Court Rules Broker With Full-Price Offer Not Entitled To Commission
by Bob Hunt
Wednesday, June 20, 2012
Of course, it all depends. In particular, it depends on what is said in the listing agreement. And, as a recent California case (RealPro, Inc. v. Smith Residual Company, LLC et al., Fourth Appellate District Court of Appeal) makes clear, while we may agree about what is said in the listing agreement, we may disagree about what it means.
Here is what happened. MGR Services, Inc., a real estate broker, entered into a listing agreement with the owners of 46.8 acres of vacant land in Riverside County, California. The agreement was from September 21, 2005 to April 1, 2006. According to the court record, it set forth price and terms as follows, "$17,000,000 cash or such other price and terms acceptable to [Sellers], and other additional standard terms reasonably similar to those contained in the 'STANDARD OFFER AGREEMENT AND ESCROW INSTRUCTIONS FOR THE PURCHASE OF REAL ESTATE,' published by the AIR Commercial Real Estate Association ('AIR') or for such other price and terms agreeable to [Sellers]."
The listing agreement specified that a cooperative broker could, "as a third party beneficiary hereof, enforce the terms of this [Listing] Agreement against the [Sellers] or [MGR]."
In late November of 2005, RealPro brought to MGR a cash offer at the listed price of $17 Million. The buyer was "ready, willing, and able to purchase the Property…on all material terms contained in the Loopnet listing as represented by MGR…" Subsequently, MGR acknowledged receipt of the offer and indicated that the listing price was being increased to $19.5 Million. "Except for the increased price, Sellers indicated that the terms of buyer's offer to purchase were acceptable." No purchase agreement was entered into.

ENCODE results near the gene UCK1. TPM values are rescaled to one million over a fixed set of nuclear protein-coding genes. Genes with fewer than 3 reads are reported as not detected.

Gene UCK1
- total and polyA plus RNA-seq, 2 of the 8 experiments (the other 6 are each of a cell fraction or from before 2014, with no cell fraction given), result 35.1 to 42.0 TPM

Then, in March of 2006, RealPro, as third party beneficiary of the Listing Agreement, demanded its 2 percent brokerage fee. When the sellers refused to pay, RealPro filed a complaint alleging breach of contract and breach of implied covenant of good faith and fair dealing. The trial court found that RealPro had "failed to allege facts giving rise to the existence of an enforceable written contract for the payment of a real estate commission…" and entered a judgment in favor of the sellers. RealPro appealed.
The appellate court took note that "the trial court focused on specific language in the Listing Agreement." The appellate court said that "Regardless of all the arguments raised by both parties, the outcome of this appeal is solely dependent upon the interpretation of the language in the Listing Agreement." It went on to say, "The confusion centers on the use of the word 'or' in the Listing Agreement." [shades of Bill Clinton] "RealPro interprets the word 'or' as separating $17 million from 'such other price and terms acceptable to [Sellers].' However, we interpret it to include 'such other price'. Thus, the listing was for $17 million cash or such other price, plus terms acceptable to Sellers."
The appellate court stated that, "we, like the trial court, conclude that the $17 million price was merely an invitation to submit offers." "Although RealPro submitted an offer to purchase the Property, such offer never materialized into a sale that would trigger RealPro's right to a commission."
We all know how important it is to know what your contract says. This case puts us on notice that it is even more important to know what it means. However we are supposed to figure that out.
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